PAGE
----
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August 6, 2012 ·  It was the dawn of a new era in San Antonio. Tourists from all over the world poured into the Alamo City after First Lady Lady Bird Johnson officially opened the world’s fair in April 1968.

“It is my great pleasure to declare that HemisFair 1968 is officially open.  May millions find in this lovely spot knowledge, inspiration and enjoyment.  Thank you.”

The greater good

San Antonio Conservation Society President Nancy Avellar says her group mourned the destruction of the neighborhood that made way for the fair, but can’t deny the impact of HemisFair.

“HemisFair really was a watershed moment,” said Avellar. ”It created international interest in our city.  The tourism and convention industry became very important and continue to be to this day.”

Excitement and optimism prevail in audio recordings from UTSA Library’s special collections.

“Much  of HemisFair ’68 will be permanent – the civic center complex, the pavilions, the gardens, and, most important, its cultural and economic impact will remain. This will be the legacy of HemisFair ’68.”

“This is not bringing HemisFair back,” said Andres Andujar, who heads up San Antonio’s HemisFair Park Area Redevelopment Corporation. ”HemisFair was a definitely a one-time event.”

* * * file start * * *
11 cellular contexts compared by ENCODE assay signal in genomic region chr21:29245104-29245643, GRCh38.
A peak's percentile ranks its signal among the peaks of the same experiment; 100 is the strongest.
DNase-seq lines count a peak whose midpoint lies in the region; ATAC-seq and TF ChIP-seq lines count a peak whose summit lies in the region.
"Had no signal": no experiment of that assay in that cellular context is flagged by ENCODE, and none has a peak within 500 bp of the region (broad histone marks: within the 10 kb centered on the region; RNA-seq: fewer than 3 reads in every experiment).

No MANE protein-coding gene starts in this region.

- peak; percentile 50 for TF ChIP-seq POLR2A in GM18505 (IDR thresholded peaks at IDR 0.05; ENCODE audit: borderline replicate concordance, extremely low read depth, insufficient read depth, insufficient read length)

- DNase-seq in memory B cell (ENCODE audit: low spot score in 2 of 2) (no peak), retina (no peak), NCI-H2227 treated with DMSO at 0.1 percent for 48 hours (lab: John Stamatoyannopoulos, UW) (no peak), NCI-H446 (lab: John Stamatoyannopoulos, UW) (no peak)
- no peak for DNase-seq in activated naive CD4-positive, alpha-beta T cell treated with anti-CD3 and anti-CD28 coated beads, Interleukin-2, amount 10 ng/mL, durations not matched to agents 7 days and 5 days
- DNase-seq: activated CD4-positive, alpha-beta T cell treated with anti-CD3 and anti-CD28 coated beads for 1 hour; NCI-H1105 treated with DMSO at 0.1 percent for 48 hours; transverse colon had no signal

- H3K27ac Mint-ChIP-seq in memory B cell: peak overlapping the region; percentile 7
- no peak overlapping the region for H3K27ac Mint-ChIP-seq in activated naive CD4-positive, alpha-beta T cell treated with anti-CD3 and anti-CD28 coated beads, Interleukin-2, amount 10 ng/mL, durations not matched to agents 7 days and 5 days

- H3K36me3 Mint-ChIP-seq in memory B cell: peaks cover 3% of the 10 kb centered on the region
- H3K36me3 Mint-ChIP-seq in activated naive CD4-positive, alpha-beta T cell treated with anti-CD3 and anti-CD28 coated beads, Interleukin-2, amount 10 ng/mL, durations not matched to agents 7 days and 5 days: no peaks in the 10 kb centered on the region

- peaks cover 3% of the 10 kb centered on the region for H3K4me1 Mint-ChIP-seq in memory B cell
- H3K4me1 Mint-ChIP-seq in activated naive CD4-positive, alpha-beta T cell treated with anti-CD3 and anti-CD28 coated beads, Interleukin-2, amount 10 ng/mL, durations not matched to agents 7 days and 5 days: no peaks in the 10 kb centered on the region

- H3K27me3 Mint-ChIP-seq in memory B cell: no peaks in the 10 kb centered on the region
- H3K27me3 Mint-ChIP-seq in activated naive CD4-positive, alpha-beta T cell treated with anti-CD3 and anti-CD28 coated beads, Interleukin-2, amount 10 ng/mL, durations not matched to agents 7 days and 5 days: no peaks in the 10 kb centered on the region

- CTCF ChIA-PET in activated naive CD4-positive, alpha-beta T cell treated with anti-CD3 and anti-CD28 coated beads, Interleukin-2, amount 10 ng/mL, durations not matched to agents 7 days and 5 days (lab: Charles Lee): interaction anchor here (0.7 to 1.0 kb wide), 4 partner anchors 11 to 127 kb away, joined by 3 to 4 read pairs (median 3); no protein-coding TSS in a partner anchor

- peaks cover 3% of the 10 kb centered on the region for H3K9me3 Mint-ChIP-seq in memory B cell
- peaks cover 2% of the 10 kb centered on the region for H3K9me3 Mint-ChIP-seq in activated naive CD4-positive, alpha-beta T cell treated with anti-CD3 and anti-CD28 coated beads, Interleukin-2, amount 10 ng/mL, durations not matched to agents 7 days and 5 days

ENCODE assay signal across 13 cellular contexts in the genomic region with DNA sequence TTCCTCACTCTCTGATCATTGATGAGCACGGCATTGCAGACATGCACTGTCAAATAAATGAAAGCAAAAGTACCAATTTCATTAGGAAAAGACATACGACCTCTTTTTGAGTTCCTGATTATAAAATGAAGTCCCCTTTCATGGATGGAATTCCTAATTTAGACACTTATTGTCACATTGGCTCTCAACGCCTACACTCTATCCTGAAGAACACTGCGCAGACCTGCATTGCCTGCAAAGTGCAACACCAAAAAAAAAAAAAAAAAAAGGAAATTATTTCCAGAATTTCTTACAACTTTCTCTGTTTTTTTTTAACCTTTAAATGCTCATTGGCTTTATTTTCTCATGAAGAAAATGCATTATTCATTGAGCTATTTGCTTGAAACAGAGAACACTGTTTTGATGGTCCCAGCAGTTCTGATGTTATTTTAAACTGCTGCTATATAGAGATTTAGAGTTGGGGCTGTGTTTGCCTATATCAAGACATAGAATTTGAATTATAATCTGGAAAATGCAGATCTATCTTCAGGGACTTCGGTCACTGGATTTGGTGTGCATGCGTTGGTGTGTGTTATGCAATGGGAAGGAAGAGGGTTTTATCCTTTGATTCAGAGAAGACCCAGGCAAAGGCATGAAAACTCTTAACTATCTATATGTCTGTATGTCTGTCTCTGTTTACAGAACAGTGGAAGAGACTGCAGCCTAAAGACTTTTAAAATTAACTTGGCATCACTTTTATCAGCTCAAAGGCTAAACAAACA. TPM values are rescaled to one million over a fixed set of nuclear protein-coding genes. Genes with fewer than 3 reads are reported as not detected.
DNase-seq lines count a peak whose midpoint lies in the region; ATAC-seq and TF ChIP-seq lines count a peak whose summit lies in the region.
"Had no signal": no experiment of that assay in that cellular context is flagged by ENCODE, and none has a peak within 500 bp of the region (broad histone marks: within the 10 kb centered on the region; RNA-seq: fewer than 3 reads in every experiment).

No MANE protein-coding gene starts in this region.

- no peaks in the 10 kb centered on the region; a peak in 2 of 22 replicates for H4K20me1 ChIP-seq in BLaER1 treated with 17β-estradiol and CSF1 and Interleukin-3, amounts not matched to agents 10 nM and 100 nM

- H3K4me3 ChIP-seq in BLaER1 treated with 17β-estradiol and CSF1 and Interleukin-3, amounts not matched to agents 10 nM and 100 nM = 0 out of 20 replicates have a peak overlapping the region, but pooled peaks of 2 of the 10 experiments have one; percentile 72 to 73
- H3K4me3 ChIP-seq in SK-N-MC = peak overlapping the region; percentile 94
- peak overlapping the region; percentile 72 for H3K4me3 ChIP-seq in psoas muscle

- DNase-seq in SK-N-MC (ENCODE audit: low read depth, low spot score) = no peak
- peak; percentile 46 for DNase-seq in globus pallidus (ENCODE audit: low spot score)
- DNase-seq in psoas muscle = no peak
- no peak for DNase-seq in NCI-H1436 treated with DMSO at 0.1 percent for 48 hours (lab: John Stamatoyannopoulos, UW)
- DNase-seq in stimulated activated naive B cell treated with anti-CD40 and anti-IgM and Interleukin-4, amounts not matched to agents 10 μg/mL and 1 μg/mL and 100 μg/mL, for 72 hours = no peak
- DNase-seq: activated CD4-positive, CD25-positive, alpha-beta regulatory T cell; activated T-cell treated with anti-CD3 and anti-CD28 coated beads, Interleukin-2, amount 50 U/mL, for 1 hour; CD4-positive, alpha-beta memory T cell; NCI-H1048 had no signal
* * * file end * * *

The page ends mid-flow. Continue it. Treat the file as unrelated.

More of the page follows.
Resurrecting the neighborhood

Actually, it’s just the opposite – and even ironic.  HemisFair, coupled with urban renewal in the 60?s, demolished a downtown neighborhood to make way for the fair.  The plan recently approved by city council would return a neighborhood of residences and businesses, along with a massive increase in park land.

“The convention center has plans to demolish the west wing of the convention center, which then will be transformed into open space and civic park,” said Andujar.

That would turn all the land at Alamo and Market, west of the river and across from the Hilton Palacio del Rio into a park. Andujar calls it “the front porch of San Antonio”.

“So you’ll still be able to come and celebrate New Year’s and other large events, but at the same time, we want to program the park be very community based, something that families can enjoy,” he said.

Workers are finishing restoration of the Eager House next to the Magik Theatre on South Alamo.  Restoring this Civil War-era house and the mix of historic outbuildings around it is the first step in the renovation.

HEAR THE INTERVIEW AND READ THE FULL STORY HERE